North America and much of South America are set to enjoy a "near-total" lunar eclipse, the longest of its kind since 1440.
But the eclipse -- which, at its most intense will see 99.1% of the Moon's visible surface masked -- won't be visible in most parts of Europe.
You can watch the event in the video player on this page.
A lunar eclipse occurs when the sun, Earth, and moon are aligned. Our natural satellite then finds itself in the shadow of the Earth, which hides it from our view. If the alignment is not perfect, the eclipse is not total.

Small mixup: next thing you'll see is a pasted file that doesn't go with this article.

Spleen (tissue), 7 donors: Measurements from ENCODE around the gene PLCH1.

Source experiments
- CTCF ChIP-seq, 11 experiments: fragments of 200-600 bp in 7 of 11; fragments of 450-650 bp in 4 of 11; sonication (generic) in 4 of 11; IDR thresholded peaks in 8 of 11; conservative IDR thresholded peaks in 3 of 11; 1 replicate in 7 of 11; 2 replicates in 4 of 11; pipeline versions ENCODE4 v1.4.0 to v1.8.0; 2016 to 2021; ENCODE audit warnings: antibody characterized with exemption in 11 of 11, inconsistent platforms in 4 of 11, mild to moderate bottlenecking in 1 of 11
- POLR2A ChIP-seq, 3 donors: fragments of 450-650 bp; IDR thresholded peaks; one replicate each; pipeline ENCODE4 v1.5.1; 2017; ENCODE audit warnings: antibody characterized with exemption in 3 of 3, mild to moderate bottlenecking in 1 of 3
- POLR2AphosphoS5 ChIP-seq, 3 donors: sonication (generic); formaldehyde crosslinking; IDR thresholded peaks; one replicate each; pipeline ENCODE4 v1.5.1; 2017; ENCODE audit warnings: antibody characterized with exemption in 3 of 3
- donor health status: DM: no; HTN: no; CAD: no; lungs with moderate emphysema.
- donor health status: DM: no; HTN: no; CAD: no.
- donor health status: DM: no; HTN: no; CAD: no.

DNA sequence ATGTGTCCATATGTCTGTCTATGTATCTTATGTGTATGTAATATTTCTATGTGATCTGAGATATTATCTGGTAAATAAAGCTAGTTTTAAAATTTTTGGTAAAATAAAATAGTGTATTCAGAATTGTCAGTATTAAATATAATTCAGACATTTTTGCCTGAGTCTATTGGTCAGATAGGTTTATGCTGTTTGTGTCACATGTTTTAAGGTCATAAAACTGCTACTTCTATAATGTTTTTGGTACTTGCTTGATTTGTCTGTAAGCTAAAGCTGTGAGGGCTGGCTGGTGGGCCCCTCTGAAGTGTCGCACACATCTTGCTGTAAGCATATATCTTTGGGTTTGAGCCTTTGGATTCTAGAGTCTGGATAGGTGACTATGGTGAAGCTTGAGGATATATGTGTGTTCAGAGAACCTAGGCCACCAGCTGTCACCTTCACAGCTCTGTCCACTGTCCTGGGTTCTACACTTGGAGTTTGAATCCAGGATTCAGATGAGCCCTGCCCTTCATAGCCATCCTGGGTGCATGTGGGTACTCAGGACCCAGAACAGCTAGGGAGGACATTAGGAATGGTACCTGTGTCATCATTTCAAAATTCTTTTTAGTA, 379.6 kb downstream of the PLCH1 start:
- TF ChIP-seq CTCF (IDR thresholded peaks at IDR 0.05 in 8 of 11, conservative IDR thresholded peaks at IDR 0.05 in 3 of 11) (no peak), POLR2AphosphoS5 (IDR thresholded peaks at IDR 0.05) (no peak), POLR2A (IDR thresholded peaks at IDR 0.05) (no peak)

Today's eclipse, although only partial, will last three hours, 28 minutes and 23 seconds, the longest since February 18, 1440, which lasted 23 seconds longer.
The eclipse will begin at 8:19 CET when the moon enters the shadow of the Earth. For terrestrial observers, the lunar disk will give the impression of being slowly nibbled.
At 9:45 CET, more than 95% of the lunar disk will be in the shadow and the Moon will take on a reddish hue as the Earth's atmosphere deflects the red rays of sunlight into the cone of its shadow.
This phenomenon will be most visible during the peak of the eclipse at 10:03 CET.
At 11:47 CET, the Moon will be visible again in its entirety.